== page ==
Sometimes “the muse” is feeling coy (As a former MFA student I really, really groan whenever someone calls it that…let’s just call it “creativity,” okay? And please let’s take off the ironic hipster glasses…), other times, inspiration seems to flow. The push and pull of the creative life changes with our lives. Sometimes we have more hours in the day and more energy to devote to creativity. Other times life seems to explode around us, eating up and choking all of our creative oxygen. Sometimes we write and get in the groove and keep writing. Other times we stop.
I firmly believe that people are creative beings. (Why, yes, I did grow up in California, with a painter for a mother and a dad who used to live on a Buddhist commune…why do you ask? That’s how come I can say “creative beings” and talk about the “Universe.”) Creativity is our mode. That’s what we do. Life is also creative. That’s the point.
For all of you out there who are still struggling to validate your own creative impulses or give yourself permission to create — both of which are really hard for some people to do — I say: Get cracking. That’s the first step in fulfilling the rest of your creative dreams. Everybody has them. Not many people get around to honoring them, and then that disappointment tends to fester. If you feel really damaged or self-conscious about your deepest desires to write or paint or do performance art on a street corner, for goodness’ sake, run out and get a copy of The Artist’s Way, buy a journal, meditate, go into therapy, shut your kids out of your office, and do whatever else you have to do to take some responsibility for your creativity.
What’s that? You have no time? Or work is too hard and leaves you too tired? Or you’re trying to go back to school? Or you’re sick and in pain? All perfectly valid. However, all are excuses. As I tell my clients: You are the only person on this planet who is going to care the most about your creative output and your career. Sure, you will get people in your corner, like your agent, your editor, your mentors, your friends and family, you cat, and your fans, who will care about your books or whatever else you do, but nobody will care about it half as much as you. (I do work hard to be a close second for my clients, though!)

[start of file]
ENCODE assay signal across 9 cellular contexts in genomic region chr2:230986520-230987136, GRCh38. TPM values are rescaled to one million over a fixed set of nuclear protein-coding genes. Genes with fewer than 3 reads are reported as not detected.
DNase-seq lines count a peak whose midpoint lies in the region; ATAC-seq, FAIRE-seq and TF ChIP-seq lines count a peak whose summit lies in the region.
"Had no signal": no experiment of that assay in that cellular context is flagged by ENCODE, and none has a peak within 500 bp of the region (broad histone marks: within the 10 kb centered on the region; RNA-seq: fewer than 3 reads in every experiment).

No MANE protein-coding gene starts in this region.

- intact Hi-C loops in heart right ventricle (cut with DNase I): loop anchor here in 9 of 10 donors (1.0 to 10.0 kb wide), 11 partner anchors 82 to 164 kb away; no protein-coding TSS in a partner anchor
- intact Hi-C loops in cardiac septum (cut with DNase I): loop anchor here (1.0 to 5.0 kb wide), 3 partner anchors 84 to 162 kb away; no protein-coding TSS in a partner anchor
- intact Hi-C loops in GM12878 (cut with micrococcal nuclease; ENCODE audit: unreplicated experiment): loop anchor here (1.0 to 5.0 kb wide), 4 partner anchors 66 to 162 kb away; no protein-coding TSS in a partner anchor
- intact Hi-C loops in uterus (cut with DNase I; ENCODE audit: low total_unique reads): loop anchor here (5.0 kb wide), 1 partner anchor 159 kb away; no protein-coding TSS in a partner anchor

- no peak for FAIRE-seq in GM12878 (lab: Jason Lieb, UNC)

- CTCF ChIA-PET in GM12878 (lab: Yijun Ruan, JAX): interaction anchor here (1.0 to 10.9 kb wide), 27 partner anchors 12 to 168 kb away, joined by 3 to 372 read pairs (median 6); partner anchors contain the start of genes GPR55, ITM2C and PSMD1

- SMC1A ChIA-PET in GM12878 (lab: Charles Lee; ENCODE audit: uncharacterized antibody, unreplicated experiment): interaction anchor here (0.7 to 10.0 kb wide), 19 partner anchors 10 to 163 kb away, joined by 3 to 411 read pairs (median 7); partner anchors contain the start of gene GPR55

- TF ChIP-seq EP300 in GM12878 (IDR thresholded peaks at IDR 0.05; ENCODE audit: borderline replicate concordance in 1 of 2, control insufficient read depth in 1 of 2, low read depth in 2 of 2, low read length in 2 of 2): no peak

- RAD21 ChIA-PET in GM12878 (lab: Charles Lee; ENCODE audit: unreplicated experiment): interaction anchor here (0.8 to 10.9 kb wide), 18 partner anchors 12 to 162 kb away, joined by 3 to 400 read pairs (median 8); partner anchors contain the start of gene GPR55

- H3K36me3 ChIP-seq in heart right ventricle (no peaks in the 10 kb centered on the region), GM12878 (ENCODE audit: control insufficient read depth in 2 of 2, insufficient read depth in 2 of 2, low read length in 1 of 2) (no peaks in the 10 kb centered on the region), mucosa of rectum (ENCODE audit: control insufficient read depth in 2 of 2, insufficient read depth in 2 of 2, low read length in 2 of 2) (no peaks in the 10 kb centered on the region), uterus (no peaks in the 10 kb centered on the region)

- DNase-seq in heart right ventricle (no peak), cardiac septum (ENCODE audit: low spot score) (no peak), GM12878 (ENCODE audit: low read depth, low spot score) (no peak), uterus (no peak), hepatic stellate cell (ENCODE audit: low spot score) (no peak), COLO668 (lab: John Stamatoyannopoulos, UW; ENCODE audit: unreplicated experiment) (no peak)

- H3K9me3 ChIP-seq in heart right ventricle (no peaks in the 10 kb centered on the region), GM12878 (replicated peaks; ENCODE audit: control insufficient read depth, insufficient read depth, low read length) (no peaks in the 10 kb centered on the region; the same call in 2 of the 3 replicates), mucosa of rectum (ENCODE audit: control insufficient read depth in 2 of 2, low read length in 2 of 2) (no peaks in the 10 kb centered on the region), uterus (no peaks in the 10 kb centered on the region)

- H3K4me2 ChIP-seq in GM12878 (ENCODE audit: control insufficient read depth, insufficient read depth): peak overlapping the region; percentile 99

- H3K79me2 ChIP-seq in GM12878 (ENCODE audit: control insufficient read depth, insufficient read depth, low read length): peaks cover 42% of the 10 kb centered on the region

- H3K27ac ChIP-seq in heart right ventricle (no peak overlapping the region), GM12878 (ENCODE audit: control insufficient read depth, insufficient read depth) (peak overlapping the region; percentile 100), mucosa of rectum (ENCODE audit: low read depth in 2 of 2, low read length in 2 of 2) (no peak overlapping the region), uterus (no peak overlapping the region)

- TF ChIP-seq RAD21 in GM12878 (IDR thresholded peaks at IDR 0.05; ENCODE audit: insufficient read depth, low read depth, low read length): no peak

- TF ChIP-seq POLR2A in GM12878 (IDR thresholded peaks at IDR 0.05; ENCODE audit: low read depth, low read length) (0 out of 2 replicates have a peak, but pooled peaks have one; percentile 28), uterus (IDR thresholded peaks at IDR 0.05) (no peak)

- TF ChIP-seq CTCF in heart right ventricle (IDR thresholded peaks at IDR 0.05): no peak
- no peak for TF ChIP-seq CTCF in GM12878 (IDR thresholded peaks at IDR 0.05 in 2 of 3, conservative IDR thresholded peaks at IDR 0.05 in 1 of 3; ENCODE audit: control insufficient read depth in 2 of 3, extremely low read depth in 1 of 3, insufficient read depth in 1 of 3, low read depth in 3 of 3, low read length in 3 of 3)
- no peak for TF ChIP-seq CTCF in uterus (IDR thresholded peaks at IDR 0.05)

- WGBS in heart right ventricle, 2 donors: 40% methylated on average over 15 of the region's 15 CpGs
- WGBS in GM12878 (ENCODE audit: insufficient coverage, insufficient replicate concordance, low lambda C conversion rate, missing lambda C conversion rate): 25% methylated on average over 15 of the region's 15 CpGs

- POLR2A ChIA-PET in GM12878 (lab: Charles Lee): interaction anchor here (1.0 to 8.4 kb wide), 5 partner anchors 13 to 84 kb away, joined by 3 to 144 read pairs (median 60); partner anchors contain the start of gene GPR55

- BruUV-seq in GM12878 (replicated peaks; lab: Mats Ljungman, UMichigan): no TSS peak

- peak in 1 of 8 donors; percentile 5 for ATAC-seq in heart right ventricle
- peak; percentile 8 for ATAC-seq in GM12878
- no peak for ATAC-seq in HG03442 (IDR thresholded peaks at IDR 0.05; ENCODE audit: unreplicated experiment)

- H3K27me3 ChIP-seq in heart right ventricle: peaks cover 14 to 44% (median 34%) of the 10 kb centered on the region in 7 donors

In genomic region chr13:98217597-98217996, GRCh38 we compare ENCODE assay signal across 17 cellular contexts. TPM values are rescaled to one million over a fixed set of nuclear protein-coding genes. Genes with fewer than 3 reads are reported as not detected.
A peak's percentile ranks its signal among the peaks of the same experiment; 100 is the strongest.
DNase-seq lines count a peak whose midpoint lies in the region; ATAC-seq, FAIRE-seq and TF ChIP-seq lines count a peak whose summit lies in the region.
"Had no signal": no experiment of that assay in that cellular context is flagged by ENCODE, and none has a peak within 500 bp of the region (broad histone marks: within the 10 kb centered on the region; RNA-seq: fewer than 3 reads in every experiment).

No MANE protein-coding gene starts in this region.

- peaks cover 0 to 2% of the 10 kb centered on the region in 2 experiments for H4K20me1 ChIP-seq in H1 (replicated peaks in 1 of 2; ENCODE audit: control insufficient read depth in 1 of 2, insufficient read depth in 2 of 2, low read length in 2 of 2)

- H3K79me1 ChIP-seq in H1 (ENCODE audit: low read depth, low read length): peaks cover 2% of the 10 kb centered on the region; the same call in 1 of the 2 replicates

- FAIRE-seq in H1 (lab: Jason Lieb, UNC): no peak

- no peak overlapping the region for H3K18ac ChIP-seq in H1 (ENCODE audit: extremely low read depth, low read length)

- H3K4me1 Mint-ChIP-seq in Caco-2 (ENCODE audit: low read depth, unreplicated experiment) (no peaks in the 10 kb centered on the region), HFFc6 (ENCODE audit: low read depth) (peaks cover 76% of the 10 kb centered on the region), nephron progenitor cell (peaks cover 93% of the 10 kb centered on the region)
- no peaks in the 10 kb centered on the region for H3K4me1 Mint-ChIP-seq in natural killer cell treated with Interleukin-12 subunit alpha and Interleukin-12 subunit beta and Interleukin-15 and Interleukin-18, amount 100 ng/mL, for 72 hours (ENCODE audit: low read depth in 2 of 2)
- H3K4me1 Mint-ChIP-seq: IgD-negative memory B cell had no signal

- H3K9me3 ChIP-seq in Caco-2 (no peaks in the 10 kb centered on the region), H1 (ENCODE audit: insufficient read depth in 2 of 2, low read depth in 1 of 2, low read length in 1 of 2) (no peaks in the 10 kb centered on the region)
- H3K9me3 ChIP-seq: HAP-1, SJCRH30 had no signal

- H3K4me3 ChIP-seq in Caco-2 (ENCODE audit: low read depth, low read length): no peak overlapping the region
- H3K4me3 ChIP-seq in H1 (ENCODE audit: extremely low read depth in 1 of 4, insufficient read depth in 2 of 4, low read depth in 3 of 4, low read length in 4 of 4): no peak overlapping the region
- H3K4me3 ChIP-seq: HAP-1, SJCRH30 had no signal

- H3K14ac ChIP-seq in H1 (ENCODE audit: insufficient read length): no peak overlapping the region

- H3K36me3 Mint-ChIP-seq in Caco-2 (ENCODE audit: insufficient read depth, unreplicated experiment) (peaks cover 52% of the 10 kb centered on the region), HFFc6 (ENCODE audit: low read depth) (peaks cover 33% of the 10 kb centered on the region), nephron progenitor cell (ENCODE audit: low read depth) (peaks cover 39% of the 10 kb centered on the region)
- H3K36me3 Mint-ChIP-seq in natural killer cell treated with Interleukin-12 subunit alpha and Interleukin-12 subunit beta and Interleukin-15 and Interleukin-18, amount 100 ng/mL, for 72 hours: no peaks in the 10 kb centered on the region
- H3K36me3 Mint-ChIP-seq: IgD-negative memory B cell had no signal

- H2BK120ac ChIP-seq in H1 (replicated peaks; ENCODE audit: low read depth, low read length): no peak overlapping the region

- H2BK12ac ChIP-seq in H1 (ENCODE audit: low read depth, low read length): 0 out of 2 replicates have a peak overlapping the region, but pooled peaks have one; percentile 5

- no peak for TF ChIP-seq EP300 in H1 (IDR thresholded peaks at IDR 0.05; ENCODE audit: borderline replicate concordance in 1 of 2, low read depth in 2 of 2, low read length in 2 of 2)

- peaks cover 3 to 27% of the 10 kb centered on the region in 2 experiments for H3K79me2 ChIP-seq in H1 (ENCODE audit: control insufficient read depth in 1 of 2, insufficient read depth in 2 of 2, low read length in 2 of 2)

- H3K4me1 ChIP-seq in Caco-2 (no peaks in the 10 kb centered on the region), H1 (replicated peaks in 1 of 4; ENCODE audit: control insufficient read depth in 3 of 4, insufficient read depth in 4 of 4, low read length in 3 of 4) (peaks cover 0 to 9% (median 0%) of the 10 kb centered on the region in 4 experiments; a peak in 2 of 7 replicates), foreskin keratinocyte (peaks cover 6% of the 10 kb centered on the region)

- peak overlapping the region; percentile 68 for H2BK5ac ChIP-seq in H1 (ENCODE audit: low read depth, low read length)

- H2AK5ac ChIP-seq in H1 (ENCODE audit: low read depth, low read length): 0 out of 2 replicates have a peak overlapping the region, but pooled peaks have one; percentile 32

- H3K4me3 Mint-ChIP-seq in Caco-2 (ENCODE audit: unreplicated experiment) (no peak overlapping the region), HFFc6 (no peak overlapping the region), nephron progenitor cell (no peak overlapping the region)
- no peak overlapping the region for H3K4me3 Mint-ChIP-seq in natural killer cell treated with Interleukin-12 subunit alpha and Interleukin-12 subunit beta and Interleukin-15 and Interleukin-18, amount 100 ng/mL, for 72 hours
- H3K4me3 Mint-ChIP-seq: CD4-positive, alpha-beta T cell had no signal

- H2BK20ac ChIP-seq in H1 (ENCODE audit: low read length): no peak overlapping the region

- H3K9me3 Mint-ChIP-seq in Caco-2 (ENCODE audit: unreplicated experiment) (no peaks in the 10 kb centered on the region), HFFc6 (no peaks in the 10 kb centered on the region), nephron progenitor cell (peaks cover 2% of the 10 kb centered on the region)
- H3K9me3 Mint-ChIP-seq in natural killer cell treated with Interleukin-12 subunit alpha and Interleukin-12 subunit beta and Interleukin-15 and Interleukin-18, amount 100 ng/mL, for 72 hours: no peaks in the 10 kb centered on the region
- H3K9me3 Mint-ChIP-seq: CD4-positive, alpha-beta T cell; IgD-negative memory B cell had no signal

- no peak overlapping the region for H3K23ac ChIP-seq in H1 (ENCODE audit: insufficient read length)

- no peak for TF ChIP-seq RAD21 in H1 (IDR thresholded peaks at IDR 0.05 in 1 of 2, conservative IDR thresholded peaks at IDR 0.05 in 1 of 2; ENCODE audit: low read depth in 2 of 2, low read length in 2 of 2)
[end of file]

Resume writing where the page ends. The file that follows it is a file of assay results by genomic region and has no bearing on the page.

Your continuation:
Instead of this idea being empowering and liberating to a lot of people, it’s paralyzing and scary. It means you have to take responsibility for your creative ideas. It means you actually have to do something and make them happen. It means that you have to face (gasp!) obstacles and failure. Sure, there’s fear in every endeavor, but that’s good. That’s the way it works. I’d rather live a life where I’ve followed my dreams, been myself, created, lived big, failed a lot, succeeded more often, and experienced as many things as possible. Unfulfilled creative people really are the worst…they’re bitter and resentful, they blame everyone and everything else for how little they accomplish, they pull dark gray clouds along with them as they walk down the street.
Lots of people have really valid issues in this area: parents who weren’t supportive or present, real economic hardship and family obligations, societal pressure to conform, crippling self-doubt. I don’t mean to mock or make light of these things. But they are all negative. Creativity is positive. (California, remember?) And creativity doesn’t have to mean something big: a million dollar book deal, a novel completed in a month, a sleeper hit music video (ahem, Rebecca Black), a poem published, an agent secured after the first round of queries.
Creativity can be something small: one page a day, one journal entry in the morning, one picture taken, one walk at sunset. But the point is opening yourself up to it…and then being disciplined. The more you do, the easier it becomes, and the more your creativity builds off of a solid, steady foundation. Be creative regularly; every day is best. Do it for its own sake, not for the sake of the outcome (book, agent, publishing deal, etc.). Just create. Nobody will do it for you, you’re gonna regret it if you don’t, and time’s a-wastin’. What are you waiting for?
(This is as much a pep talk for y’all as it is for me. And yes, I fully acknowledge the irony of talking about creativity and the Universe and positivity and hating the term “the muse.” I’m an enigma, yo.)